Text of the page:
These 2 tripods don't have center columns, is there a reason for that? Are center columns bad? Vibration issues?

    It's not only LLD that's bad, it's all the residual damage also. Once you get the new lens, especially if a large one, you need the new ballhead, lens plates, sidekick, now a new tripod...it never ends.

    I guess I have to look at it this way, once I buy a good tripod and ballhead and lens plates, I'm only buying once and they should last for a long time...at least I hope they do.
  7. Don,
    You are obviously doing your homework. The 1348 is great for your height and the fact that there is no center colunmn does two things, less vibration, and you can get it lower to the ground for low shots or macro work. It WILL last you a lifetime if cared for.
    Kirk enterprises sells the tripods and plates, great ball heads too. They do not have the sidekick that I know of as they sell a gimbal head of their own. I have the king cobra and it is great for that lens you have but many use the sidekick and love it and it may be less expensive. You will thank yourself later for this good decision.
  8. gvk


    Jun 17, 2005
    Mystic, CT
    There are some photographers who believe that center columns are evil. I am not one of them, and I have used tripods with center columns for a long time. However, they do reduce stability. Think about it. Instead of mounting your camera/lens directly on top of the tripod, you are mounting it on a beam that is then attached through some type of locking collar mechanism. Each of these can flex and amplify any vibration due to wind, mirror slap, imbalance, etc. Any motion or flex of the legs against the ground is also amplified by the lever arm of the column.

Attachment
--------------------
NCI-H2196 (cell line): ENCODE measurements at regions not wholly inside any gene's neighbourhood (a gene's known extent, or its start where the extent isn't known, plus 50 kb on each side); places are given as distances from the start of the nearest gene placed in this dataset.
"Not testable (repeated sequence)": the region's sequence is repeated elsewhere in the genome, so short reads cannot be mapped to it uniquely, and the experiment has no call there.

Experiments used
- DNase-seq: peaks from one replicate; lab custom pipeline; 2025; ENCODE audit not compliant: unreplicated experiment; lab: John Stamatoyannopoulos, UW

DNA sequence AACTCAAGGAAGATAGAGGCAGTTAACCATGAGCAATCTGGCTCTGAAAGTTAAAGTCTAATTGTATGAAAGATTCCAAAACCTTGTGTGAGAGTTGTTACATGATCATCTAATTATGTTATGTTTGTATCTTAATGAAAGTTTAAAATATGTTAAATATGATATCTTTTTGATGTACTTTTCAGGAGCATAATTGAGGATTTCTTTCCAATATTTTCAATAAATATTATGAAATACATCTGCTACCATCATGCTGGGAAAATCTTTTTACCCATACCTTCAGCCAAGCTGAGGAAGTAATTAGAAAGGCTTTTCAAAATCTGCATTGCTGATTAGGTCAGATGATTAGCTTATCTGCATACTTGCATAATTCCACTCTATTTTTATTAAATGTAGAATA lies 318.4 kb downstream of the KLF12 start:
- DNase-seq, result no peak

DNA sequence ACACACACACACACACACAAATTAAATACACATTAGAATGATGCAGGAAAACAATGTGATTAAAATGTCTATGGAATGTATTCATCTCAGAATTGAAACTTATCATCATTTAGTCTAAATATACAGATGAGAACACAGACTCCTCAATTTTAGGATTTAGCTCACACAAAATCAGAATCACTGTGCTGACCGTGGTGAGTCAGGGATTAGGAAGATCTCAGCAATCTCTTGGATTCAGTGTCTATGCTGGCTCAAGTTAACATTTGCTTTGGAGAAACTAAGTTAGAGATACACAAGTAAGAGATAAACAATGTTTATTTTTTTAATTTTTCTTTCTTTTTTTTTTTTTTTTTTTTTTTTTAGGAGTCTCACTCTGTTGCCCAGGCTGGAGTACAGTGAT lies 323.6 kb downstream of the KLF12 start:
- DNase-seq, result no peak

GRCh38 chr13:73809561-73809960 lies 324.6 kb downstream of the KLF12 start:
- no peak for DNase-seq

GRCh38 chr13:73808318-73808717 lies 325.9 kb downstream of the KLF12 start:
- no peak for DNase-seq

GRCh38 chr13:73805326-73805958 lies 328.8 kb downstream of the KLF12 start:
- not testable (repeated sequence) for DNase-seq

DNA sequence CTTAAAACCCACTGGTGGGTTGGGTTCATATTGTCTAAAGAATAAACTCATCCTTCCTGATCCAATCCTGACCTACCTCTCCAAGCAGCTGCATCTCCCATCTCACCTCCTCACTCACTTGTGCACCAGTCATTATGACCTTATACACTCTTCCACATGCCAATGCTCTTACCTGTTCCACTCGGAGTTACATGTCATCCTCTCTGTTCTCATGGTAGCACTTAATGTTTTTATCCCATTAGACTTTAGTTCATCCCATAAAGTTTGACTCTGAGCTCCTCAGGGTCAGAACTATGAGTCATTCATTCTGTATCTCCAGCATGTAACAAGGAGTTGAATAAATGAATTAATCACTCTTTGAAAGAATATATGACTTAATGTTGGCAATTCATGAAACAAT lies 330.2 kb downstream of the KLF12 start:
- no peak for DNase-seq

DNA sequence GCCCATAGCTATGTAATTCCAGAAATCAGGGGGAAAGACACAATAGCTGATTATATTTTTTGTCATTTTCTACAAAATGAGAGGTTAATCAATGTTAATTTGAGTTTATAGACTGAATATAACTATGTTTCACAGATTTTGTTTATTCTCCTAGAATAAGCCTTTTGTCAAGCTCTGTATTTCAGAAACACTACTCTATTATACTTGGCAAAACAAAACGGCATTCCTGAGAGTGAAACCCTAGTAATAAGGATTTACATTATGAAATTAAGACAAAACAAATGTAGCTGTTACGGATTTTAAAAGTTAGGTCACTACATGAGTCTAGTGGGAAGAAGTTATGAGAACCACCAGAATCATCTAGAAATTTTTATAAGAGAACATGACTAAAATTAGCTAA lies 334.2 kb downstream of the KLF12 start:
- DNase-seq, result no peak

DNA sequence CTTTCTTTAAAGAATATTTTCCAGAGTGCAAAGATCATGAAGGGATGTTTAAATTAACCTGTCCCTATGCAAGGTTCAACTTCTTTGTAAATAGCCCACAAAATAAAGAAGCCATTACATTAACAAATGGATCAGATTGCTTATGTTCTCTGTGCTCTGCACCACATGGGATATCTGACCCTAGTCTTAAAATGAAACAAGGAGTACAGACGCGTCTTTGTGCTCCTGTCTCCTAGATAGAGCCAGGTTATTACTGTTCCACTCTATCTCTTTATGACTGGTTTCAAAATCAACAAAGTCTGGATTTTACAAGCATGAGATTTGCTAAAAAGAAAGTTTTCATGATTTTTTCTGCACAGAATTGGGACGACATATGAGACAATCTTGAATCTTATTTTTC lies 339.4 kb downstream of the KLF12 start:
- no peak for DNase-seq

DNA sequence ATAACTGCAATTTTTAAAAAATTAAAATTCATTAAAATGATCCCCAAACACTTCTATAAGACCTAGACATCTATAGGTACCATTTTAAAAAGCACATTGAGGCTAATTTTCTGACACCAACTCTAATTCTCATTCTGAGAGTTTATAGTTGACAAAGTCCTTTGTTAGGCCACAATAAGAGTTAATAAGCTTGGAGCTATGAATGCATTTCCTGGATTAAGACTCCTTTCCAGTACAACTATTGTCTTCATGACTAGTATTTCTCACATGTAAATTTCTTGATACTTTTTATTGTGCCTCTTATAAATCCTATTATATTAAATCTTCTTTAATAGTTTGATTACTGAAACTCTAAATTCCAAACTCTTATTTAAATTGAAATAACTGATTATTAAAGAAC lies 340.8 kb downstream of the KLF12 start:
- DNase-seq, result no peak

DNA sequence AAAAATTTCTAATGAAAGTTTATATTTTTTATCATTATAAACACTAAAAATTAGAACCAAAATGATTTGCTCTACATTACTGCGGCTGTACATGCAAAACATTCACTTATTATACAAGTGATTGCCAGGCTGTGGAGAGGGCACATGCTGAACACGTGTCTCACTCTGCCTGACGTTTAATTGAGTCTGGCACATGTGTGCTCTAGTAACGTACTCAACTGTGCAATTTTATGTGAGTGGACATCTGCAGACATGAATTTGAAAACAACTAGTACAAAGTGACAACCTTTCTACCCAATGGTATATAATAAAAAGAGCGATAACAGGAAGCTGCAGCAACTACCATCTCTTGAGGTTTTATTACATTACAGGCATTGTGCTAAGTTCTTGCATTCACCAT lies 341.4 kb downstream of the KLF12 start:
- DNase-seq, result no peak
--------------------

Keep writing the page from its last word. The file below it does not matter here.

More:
That said, I do have a center column for my Gitzo 1325. It is quickly removable and can be replaced with the standard fixed center platform. I use the column mostly for macro work where the ability to make small vertical adjustments without resetting the tripod legs is very useful. The camera plus lens weight is usually smaller for close up work, even when using a bellows. Even then I try to avoid extending the column more than 6-8 inches or so. I switch back to the fixed platform when using long lenses for sports or wildlife shooting, or when opening the tripod legs to their widest setting to get close to the ground.

    Since we are around the same height, it is possible that the 1325 may be tall enough for you. At maximum extension the plaform height is 59 inches (actually measured, and unlike flimsy tripods, the Gitzos are solid when fully extended). A good ball head adds around 3.5 to 4.5 inches. I have found the total tripod to viewfinder height to be about 7.5 to 9 inches for various equipment configurations including, lens foot mounted 70-200 VR, camera plate attached directly to the ball head, or with lens foot attached to a Wimberly sidekick on the ball head. To set the viewfinder at my preferred height of about 64-66 inches or so I usually use a couple of inches less than the maximum tripod extension. This leaves some extra margin for leveling on uneven ground when necessary. In addition, the center column when installed but not extended adds an additonal 2.5 inches without much stability loss.

    I also looked at the 1348 when I purchased my tripod, but decided I did not need the extra height (or cost and complexity) of the 4 section leg design. It depends on what type of work you do, but I have never yet found the 1325 to be too short.